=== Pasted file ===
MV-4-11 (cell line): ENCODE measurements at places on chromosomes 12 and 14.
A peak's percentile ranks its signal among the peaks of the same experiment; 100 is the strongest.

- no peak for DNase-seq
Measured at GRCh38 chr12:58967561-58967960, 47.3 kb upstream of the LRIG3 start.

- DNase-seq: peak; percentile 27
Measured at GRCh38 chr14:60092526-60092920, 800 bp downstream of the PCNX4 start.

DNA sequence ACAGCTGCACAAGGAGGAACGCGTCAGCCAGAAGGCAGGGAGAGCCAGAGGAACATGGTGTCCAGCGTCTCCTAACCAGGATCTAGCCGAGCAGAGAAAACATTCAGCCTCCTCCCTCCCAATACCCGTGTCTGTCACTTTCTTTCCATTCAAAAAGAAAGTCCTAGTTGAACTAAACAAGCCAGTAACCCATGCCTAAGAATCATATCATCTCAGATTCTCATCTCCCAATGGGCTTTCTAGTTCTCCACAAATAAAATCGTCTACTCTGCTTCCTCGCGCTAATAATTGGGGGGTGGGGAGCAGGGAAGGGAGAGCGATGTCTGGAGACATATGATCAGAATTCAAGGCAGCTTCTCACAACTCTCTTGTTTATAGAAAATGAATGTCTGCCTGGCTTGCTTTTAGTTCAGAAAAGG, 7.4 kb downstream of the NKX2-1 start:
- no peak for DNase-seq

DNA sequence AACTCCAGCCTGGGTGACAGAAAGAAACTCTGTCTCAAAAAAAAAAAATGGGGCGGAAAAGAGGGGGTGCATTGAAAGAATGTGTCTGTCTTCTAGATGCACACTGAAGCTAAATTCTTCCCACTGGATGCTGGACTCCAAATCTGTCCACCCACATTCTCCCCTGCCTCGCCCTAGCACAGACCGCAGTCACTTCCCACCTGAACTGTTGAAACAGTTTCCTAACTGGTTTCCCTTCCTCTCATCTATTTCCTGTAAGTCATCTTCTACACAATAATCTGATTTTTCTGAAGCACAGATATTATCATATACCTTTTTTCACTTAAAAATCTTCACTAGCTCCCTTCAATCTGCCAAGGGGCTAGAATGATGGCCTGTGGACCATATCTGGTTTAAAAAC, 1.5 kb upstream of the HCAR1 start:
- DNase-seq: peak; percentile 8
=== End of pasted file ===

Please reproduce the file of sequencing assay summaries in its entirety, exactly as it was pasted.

MV-4-11 (cell line): ENCODE measurements at places on chromosomes 12 and 14.
A peak's percentile ranks its signal among the peaks of the same experiment; 100 is the strongest.

- no peak for DNase-seq
Measured at GRCh38 chr12:58967561-58967960, 47.3 kb upstream of the LRIG3 start.

- DNase-seq: peak; percentile 27
Measured at GRCh38 chr14:60092526-60092920, 800 bp downstream of the PCNX4 start.

DNA sequence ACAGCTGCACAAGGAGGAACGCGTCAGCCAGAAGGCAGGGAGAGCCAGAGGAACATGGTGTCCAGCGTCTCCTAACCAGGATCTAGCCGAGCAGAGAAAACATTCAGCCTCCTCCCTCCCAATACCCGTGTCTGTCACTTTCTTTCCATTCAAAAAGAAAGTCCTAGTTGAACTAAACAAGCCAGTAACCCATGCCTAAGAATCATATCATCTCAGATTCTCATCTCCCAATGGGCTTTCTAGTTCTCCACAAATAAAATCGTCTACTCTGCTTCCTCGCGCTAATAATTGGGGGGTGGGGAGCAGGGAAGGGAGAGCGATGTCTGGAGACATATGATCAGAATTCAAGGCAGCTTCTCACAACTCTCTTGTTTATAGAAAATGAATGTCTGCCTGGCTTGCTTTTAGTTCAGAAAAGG, 7.4 kb downstream of the NKX2-1 start:
- no peak for DNase-seq

DNA sequence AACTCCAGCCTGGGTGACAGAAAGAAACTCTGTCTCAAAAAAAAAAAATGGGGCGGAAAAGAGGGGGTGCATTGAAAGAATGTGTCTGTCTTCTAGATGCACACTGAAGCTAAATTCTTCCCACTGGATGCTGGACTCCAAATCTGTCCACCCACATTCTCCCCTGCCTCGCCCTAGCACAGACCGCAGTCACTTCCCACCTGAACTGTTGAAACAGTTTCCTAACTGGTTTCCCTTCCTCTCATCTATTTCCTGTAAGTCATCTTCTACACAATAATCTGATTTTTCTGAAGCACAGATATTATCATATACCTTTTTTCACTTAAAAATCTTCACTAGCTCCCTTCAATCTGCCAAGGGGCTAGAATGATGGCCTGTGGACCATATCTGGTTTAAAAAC, 1.5 kb upstream of the HCAR1 start:
- DNase-seq: peak; percentile 8